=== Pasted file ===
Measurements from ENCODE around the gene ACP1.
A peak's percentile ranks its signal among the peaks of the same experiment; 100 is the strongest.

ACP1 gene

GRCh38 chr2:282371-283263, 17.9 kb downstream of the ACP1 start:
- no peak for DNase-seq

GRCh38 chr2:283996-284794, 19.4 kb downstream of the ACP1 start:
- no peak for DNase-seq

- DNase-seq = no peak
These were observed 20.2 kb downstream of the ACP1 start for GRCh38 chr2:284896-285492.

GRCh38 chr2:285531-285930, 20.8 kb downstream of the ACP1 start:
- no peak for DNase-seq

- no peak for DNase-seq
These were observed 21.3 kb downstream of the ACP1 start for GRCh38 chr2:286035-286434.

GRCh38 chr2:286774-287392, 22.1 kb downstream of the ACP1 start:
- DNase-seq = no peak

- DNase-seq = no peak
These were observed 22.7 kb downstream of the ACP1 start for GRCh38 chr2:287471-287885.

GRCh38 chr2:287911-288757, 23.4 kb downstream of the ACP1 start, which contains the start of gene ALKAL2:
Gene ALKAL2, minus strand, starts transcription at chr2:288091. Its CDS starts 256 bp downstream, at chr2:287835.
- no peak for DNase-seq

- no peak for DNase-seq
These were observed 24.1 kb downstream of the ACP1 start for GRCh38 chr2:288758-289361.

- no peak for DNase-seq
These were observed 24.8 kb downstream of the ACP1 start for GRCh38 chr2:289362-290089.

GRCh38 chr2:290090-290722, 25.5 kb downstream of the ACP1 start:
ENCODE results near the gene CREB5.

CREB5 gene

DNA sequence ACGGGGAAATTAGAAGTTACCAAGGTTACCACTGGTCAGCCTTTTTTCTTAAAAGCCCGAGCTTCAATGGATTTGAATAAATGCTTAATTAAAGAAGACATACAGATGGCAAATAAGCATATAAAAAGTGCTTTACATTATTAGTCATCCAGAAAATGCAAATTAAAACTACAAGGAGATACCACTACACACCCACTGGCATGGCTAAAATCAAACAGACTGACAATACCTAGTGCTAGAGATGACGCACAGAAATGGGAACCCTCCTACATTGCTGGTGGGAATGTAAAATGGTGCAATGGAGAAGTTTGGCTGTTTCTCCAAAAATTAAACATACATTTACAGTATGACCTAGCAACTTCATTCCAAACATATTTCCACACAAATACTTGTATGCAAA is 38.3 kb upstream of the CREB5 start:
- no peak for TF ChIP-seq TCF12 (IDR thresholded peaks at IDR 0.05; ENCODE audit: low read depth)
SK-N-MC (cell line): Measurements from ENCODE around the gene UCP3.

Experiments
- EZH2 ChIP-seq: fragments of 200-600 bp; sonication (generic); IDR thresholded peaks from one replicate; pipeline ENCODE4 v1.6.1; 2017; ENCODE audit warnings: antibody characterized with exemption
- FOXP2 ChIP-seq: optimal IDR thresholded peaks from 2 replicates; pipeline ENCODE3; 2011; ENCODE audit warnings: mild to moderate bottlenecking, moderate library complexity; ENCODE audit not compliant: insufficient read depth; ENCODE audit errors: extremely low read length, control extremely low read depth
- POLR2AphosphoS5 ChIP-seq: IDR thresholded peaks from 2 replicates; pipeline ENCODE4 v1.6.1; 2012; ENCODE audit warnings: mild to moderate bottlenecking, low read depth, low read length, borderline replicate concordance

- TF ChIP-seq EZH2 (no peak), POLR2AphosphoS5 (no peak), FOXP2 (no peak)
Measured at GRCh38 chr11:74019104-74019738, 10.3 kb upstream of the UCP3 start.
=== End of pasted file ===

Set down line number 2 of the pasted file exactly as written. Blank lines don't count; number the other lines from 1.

A peak's percentile ranks its signal among the peaks of the same experiment; 100 is the strongest.